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Jewish Journal

Israel Bound

by Rachel Brand

February 21, 2002 | 7:00 pm

With his wedding two weeks away, Scott Price didn't have extra funds laying around to go to Israel. However, when he found out that he could go for free, he and his fiancé jumped at their chance. "It was a great opportunity for us to go to Israel together," Price said.

At a time when Israel's tourism is severely suffering, Price was one of 2,800 people to go to Israel gratis, courtesy of Birthright Israel. Birthright is an umbrella organization which is the result of a partnership between the Israeli people and government, local Jewish communities, and leading Jewish philanthropists. It provides funding for the trip and sets up the basic guidelines, such as standards and security policies.

It is by these guidelines that the more than 20 privately owned Birthright Israel trip organizers must operate. The final result is a 10-day trip that provides young adults with the opportunity to directly experience Israeli land and culture in the company of their peers. The only criteria are that the person must be between the ages of 18-26, Jewish, and must never have been on another peer educational trip to Israel.

While students have a slew of trip organizers to choose from, with each offering a different perspective or focus, a group of local Los Angeles students chose Oranim, one of Israel's leading travel companies, to host their trip. The trip promised to enable young adults from the United States to "interact with Israeli young adults in order to see how their mindsets are, and be able to discuss political and social situations," said Mickey Zoldan, North American representative for Oranim. As a result, the organization hopes to improve the weakening connection between Israel and young adults around the world.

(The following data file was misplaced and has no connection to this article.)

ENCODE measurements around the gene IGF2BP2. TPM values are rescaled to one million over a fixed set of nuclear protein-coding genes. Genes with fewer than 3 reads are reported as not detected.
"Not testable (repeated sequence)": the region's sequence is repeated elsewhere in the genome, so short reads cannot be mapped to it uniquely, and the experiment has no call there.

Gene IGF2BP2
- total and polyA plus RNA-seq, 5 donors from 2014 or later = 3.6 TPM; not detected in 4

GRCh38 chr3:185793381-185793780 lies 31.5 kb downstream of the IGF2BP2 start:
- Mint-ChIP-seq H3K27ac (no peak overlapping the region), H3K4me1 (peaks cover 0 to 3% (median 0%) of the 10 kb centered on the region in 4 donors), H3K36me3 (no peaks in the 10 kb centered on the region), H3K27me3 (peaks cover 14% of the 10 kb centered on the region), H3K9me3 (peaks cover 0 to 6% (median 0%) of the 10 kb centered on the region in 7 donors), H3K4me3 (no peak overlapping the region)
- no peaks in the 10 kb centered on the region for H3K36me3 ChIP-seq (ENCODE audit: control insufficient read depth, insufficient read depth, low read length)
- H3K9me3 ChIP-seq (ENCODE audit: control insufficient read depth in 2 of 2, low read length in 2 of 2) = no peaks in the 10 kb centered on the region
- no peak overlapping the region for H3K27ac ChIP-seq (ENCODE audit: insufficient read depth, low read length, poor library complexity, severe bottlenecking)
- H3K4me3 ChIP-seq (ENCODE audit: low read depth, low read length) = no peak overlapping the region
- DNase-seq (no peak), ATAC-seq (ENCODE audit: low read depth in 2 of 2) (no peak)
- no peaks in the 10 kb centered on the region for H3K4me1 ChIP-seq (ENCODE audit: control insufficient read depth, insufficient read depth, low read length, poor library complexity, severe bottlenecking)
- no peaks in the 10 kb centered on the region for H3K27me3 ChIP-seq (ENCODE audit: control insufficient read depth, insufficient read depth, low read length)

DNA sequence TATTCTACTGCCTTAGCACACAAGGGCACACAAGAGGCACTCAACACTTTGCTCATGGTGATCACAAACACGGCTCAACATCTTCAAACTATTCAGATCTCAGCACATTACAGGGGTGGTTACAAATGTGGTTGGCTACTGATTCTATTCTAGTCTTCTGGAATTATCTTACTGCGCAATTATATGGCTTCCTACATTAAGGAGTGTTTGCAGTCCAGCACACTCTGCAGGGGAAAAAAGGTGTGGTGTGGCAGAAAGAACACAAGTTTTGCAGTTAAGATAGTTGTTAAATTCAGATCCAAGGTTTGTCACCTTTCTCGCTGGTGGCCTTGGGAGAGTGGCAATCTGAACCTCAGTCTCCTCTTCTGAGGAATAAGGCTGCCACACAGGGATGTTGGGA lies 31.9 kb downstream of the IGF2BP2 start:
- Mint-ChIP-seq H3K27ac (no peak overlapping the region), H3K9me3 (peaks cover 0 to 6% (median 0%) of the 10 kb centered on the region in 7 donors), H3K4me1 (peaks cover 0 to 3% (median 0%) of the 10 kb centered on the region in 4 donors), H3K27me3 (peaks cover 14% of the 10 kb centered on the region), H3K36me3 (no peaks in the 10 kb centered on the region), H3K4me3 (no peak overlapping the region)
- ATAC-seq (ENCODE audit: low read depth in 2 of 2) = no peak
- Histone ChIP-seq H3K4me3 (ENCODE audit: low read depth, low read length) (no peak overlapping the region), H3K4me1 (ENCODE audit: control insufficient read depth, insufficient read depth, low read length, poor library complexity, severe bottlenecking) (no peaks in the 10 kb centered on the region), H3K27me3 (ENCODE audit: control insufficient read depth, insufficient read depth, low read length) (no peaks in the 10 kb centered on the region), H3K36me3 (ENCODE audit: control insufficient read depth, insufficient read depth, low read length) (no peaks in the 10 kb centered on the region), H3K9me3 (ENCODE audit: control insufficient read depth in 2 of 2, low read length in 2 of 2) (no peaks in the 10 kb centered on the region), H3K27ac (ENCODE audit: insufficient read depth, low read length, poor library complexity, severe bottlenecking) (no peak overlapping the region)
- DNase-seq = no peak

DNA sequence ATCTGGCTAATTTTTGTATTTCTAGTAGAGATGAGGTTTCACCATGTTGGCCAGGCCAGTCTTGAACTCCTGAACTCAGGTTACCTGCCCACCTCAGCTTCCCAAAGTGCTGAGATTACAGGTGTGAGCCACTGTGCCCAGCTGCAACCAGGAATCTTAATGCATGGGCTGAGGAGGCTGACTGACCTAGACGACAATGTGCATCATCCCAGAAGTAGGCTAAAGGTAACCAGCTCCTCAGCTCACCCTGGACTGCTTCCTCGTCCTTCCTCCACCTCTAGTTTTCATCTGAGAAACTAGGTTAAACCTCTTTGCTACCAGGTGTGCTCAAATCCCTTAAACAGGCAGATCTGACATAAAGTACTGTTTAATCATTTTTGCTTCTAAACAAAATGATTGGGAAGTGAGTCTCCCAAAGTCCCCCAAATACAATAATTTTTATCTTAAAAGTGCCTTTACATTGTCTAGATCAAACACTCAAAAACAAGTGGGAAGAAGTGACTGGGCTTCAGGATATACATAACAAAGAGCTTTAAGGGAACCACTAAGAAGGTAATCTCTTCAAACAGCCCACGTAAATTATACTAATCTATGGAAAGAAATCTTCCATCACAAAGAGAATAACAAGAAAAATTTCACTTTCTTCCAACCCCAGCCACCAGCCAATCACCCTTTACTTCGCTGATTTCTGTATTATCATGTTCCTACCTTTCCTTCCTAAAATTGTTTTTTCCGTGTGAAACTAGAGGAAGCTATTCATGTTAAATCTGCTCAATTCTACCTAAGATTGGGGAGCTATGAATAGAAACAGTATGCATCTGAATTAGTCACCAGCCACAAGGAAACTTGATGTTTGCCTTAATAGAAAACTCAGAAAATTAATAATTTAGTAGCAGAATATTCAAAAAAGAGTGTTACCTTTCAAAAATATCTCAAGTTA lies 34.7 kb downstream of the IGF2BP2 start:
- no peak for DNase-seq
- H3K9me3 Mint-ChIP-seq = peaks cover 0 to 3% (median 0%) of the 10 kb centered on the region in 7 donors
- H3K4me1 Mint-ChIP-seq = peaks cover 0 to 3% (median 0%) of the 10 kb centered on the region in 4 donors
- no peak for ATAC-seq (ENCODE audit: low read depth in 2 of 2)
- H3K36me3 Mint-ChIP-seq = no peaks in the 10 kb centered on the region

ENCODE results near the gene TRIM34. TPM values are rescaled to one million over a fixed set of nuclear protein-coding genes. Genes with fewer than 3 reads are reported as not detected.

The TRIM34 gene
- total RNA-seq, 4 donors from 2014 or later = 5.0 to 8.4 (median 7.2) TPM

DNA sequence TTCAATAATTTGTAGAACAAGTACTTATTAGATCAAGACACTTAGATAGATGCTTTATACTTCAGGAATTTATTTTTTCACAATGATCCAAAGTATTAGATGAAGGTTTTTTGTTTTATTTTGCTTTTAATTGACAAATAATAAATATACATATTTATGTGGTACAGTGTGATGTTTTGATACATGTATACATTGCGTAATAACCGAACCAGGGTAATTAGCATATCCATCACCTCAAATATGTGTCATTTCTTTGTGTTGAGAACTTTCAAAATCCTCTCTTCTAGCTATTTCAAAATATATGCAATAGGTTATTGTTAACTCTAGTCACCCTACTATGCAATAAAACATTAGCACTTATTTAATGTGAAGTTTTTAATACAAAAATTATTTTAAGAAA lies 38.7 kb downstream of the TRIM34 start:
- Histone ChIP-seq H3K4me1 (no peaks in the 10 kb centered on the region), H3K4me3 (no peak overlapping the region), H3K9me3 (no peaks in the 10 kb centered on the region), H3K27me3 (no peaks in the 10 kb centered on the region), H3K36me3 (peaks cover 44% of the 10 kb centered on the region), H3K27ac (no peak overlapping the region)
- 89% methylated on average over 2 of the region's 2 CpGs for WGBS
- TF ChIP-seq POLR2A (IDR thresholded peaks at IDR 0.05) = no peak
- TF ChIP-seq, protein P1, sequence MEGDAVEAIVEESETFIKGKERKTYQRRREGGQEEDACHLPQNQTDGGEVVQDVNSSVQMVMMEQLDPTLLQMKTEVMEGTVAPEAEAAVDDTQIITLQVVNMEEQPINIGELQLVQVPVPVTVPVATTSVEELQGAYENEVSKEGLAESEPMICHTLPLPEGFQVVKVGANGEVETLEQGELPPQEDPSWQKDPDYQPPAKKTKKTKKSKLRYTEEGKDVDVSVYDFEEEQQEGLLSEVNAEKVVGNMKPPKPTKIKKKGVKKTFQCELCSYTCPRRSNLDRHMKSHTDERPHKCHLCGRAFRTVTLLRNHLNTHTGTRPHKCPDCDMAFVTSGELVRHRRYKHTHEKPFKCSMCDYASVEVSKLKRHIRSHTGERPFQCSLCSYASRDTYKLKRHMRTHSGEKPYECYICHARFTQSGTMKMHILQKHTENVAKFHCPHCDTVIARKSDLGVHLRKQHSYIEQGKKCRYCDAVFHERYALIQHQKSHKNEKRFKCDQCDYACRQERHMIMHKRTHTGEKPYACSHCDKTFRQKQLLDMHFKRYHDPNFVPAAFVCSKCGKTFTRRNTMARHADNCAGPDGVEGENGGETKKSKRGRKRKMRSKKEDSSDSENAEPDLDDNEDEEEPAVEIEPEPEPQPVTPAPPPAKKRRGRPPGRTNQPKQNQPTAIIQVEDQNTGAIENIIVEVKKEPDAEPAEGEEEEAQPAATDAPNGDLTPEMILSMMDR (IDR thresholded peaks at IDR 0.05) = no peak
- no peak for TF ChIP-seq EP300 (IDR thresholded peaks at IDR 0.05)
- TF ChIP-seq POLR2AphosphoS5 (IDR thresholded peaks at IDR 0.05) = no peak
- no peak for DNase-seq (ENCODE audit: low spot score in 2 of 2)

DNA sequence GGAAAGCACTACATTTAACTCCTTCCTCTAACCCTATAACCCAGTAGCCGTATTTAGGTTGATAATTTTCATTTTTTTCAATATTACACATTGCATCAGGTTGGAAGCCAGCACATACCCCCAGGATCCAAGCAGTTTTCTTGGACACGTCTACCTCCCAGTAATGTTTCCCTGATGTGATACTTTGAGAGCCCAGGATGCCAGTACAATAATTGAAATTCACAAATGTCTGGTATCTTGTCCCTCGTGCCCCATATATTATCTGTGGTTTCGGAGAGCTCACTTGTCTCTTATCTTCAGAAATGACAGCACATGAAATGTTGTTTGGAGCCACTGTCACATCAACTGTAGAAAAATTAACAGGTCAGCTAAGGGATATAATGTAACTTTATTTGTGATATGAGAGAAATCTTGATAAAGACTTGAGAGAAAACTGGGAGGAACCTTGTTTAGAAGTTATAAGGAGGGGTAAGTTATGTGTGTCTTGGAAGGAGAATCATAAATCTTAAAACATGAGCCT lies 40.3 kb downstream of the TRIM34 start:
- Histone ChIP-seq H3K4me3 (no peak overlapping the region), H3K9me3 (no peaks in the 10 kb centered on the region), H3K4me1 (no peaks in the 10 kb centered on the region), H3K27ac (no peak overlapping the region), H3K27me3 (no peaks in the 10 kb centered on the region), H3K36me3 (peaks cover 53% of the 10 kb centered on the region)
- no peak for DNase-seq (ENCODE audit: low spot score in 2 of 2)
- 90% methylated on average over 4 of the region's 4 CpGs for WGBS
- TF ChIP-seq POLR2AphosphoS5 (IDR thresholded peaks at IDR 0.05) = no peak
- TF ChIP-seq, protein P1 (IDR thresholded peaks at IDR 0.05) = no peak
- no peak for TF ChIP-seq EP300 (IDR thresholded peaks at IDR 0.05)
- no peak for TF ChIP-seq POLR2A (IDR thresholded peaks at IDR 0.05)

However, while there is no better time than now to express Israeli patriotism, it isn't surprising that security concerns continue to rise among the students, as well as their parents. "My parents discouraged me," said Daniel Goldstein of Woodland Hills, who left for his Birthright trip on Dec. 26. "My mom said to go at a better time, even though she knew there might not be a better time. I kind of understood her concern."

Trip organizers like Oranim say that they understand these concerns as well, and that they work with Birthright Israel to commit themselves completely to the safety and security of their travelers. Every Oranim tour group is accompanied by an armed paramedic, and buses are strictly allocated. The tours do not travel to or through areas of the West Bank, Gaza or East Jerusalem (other than the Jewish Quarter of the Old City). Recent Birthrighters said that they felt perfectly safe once in Israel. "I tell everybody ... I felt safer walking down the streets in Tel Aviv than I have ever felt on any street in Dallas or L.A.," said Liza Berger of Dallas.

Despite the situation in the Middle East, coordinators are very positive about the future Birthright's trips. "It was the most amazing time of my life," Berger told The Journal. "I don't think any other experience will come close."

For more information on Oranim or Birthright, visit www.Israel4Free.com or www.birthrightisrael.com .

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